We need to take the client's focus off of themselves and turn it to their family. They may be healthy now but what about in 20 years? What happens if one of them suffers a stroke? You must be of a sound mind to sign legal documents. Also, leaving a spouse on their own to make these complicated decisions is unfair. With the emotions of the death to deal with who wants to make a bunch of decisions on their own.
Potentially most horrible outcome is that leaving ends untied can cause the kids or heirs to fight over things and can ruin family relationships. Another fact is that what if a spouse dies and there is a remarriage. I'd hate to see my children miss out on their inheritance because I died, my widowed wife marries another man, she dies and leaves everything to him.
Session Moderator: Is it the case that if there is no will, the estate goes to the state?
Tom Palka: If there is no will the estate is divided based upon the rules of the individual state of residence. I believe in Michigan it goes to the children and if there are no children it goes to the parents and if the parents are deceased to the siblings. I'm not sure after that.
Make sure the attorney you find is competent. Just because an attorney practices law doesn't mean they know how to draft legal documents. I wouldn't recommend using an attorney you know that specializes in criminal law to draft and fund a living trust. Find an attorney who specializes in wills and trusts.
Many attorneys will talk a potential client out of drafting a trust because their assets are below $675,000. Tell the attorney that you appreciate their looking out for your clients’ fiscal austerity and that you want it for all the other advantages of a trust.
I have talked with attorneys who feel very strongly about not drafting trusts for smaller estates (under $675,000) and who do not expect the estate to grow measurably. I have also witnessed the repercussions. People start to jointly title homes, stocks, and mutual funds with their spouse and children. The lost tax benefits are the stepped up cost basis at death.
An example would be an 86 widow with 2 grown children. Both live near mom. The first child who takes mom monthly to the bank and once a year to the stockbroker’s office. In the bank mom has $250,000 in CDs. She also owns IBM, Ford, and Philip Morris all purchased during the 1970s at a cost of $20,000 and now they are worth $200,000. You know the story. The other sibling does everything else. The grocery shopping, cleaning mom’s house, doing all the laundry, running to the doctors and keeping track of all the bills.
Mom dies. Suppose the child who's sole contribution was to take mom to financial institutions is the joint owner on the accounts. The widow’s estate is faced with potential problems. First is the tax basis on the equities. There is only a stepped up basis at death on 50% of the stock that is jointly owned. This means the portfolio of $200,000 is divided in half and the cost basis of the $20,000 is divided in half.
If the portfolio were liquidated on after death there would be zero taxes on mom’s 50% portion of $100,000 with a cost basis of $10,000 and capital gains would be owned on the $90,000 appreciation in the child’s name at time of sale.
If the money were held in trust the stepped up basis would be $200,000 on the entire amount and no capital gains would be owed.
The next issue is sharing. Since the money is held in a joint account there is nothing legally requiring one sibling to share with the other. If the sister who inherits it all decides to give the 50% to the sister that their mother had intended to gifting issues come up.
I recently met with a client and this exact subject came up. A mother died holding all her assets in joint ownership with one daughter for convenience. The sister who was supposed to share the money continues to make a big production out of splitting the funds. She is now reminding everyone that, "She was not required to divide the money but would so anyway" and continues periodically reminded the other siblings. Needless to say this has soured their relationships considerably. One sister is clueless. I'm sure that is not what mom had intended to happen to the relationships of her children.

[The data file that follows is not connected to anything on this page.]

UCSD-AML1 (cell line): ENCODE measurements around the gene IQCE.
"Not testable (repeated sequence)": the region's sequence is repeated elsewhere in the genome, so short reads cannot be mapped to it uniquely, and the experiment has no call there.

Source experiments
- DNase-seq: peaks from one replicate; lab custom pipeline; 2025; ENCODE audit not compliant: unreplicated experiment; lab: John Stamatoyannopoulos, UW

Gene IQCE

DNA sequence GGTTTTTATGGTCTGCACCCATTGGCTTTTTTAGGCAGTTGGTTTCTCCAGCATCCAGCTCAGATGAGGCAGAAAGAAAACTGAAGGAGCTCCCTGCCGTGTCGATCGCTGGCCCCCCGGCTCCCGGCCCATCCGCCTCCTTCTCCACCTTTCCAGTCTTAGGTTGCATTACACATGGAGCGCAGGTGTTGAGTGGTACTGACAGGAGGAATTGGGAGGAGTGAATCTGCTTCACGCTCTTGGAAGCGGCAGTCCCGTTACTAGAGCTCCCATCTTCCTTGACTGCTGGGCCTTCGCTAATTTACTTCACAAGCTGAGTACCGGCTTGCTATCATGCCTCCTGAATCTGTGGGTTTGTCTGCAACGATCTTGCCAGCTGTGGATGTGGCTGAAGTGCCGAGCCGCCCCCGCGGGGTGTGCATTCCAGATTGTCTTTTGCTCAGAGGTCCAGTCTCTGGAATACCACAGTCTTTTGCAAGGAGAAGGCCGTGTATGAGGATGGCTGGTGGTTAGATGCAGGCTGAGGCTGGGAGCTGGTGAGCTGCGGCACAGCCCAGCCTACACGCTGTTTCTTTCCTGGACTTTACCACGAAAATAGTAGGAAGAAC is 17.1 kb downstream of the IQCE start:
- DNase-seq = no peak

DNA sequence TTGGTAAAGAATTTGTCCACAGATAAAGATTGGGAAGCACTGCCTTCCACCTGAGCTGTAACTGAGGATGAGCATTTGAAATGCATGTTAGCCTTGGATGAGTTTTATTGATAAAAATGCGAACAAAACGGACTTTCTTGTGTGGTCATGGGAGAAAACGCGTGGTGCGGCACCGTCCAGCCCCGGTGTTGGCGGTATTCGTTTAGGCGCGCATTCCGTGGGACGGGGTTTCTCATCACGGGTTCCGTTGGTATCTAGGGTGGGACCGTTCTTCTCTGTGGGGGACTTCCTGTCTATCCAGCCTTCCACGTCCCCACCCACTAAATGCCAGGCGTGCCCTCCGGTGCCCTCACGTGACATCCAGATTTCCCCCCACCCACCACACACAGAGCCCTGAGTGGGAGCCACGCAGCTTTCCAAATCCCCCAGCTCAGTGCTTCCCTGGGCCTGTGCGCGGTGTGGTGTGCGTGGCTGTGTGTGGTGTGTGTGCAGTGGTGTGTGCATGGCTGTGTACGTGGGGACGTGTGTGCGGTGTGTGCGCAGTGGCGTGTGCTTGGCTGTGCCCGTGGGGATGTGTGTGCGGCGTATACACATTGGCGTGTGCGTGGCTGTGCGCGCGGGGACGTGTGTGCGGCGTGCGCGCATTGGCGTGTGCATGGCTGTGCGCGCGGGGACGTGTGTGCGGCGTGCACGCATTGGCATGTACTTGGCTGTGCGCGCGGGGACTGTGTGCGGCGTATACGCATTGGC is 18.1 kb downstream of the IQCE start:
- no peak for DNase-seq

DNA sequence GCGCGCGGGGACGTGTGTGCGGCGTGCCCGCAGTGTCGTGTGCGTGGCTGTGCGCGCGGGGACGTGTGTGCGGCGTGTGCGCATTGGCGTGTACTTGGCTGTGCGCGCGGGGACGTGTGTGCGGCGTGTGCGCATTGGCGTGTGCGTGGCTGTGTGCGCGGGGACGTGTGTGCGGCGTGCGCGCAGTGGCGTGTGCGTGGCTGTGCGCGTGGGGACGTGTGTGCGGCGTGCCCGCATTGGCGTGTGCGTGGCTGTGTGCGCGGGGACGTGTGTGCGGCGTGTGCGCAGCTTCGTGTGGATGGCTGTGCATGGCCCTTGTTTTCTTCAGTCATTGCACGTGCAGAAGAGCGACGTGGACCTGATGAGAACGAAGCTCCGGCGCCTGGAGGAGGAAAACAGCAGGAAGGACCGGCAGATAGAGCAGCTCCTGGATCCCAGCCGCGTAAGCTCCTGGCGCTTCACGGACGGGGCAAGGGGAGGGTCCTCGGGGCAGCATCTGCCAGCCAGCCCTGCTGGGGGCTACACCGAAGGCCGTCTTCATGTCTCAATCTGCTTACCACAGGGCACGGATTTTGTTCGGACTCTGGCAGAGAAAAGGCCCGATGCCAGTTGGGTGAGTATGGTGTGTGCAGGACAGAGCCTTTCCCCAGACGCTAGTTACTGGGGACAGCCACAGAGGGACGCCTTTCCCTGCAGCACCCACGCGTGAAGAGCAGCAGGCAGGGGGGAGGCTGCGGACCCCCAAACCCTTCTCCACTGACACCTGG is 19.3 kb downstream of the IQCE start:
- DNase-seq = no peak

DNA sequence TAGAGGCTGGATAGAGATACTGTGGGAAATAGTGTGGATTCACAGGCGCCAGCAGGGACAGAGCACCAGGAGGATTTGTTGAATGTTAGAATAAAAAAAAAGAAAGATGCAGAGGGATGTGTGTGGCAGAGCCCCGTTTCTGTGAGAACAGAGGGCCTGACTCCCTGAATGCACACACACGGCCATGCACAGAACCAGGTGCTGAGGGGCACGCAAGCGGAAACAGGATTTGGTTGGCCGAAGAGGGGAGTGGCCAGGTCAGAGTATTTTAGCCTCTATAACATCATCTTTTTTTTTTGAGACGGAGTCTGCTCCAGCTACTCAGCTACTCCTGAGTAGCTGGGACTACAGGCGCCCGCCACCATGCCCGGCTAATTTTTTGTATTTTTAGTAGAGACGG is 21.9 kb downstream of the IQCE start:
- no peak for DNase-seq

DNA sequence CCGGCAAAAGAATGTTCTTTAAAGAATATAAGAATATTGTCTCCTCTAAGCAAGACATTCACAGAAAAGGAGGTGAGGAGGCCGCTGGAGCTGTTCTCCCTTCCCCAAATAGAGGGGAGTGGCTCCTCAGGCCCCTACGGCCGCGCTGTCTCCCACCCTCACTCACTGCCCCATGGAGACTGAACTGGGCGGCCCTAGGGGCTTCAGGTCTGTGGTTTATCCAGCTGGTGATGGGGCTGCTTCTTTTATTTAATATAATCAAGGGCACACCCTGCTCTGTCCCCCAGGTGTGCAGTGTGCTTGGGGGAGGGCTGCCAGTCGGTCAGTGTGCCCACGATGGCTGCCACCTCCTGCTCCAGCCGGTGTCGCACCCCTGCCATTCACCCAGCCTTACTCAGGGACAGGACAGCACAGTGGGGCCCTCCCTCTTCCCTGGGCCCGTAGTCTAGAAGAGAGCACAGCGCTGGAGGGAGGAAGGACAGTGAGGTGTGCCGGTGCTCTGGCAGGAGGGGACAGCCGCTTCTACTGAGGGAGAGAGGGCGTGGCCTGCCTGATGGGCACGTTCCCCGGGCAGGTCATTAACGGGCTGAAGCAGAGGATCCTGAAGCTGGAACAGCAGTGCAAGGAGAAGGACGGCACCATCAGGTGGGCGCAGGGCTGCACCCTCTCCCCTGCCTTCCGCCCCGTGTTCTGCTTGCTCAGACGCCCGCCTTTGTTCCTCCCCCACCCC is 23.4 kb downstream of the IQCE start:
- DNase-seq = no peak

Pick the trustees of your trust with the utmost care. Use only someone with integrity that you can trust to carry out your wishes. If there is any doubt, use a bank as a trustee or co-trustee. They may be very conservative but they are supposed to be honest.
Willing to give share? Amounts are large? Gifting issues? If the surviving account holder is honest and writes a check for $100,000 and has the certificates divides in half to share with their sibling the IRS considers it a gift.
A person can only gift up to $10,000 per person per year. Assuming the siblings are married each spouse can gift $10,000 to the other marriage partners for a total of $40,000. That leaves $160,000 that is subject to gift taxes. The only other option is to gift it over a 5+-year period at $40,000 per year and avoid owing gift taxes.
One of the ways a good attorney will draft a trust is with open wording when it references the unified exemption. If the trust were drafted in 2001 it could state the unified exemption dollar amount of $675,000.
The repercussion of this wording is that as the unified exemption increases to $1,000,000, the trust needs to be amended. Even if the attorney used the $1,000,000 amount unified exemption still has the potential to be increased by law. Because of inflation, it is almost guaranteed to rise above the $1,000,000 mark. It is better to state something to the effect of "the maximum amount allowed at time of death." Otherwise trust documents need to be updated on a regular basis for a needless reason.
So from my perspective there are many reasons for a Revocable Living Trust. I hope this helps.
Thank you for your time and attention today.
Are there any questions?
Session Moderator: Tom - I realize you may not have had much time to think this through, but how will the elimination of the stepped-up basis with the changes in the new tax law affect planning? Is there a way to circumvent this problem?
Tom Palka: Tax deferred investing appears to have advantages. The other thing is that people will be more open to selling investments they may have held a long time. I have some clients who might sell Ford stock if the stepped up basis disappears. I think the elimination of the stepped up basis will give people more choices (those with larger estates).
Any other questions?
Session Moderator: Tom - Thank you so much for your time and for sharing all of this excellent information!
Tom Palka: My pleasure. Have a great summer!
Tom Palka, CFP, is the President of 401(k) On-Site Specialists. Tom received his B.S. in Investment Finance from Wayne State University in 1984 and his CFP from the College of Financial Planning in 1992.
Tom's financial experience includes: Financial Planner for IDS/American Express, thirteen years as a Partner for Fairlane Investment Advisors, Inc., and President of 401(k) On-Site Specialists since 2000.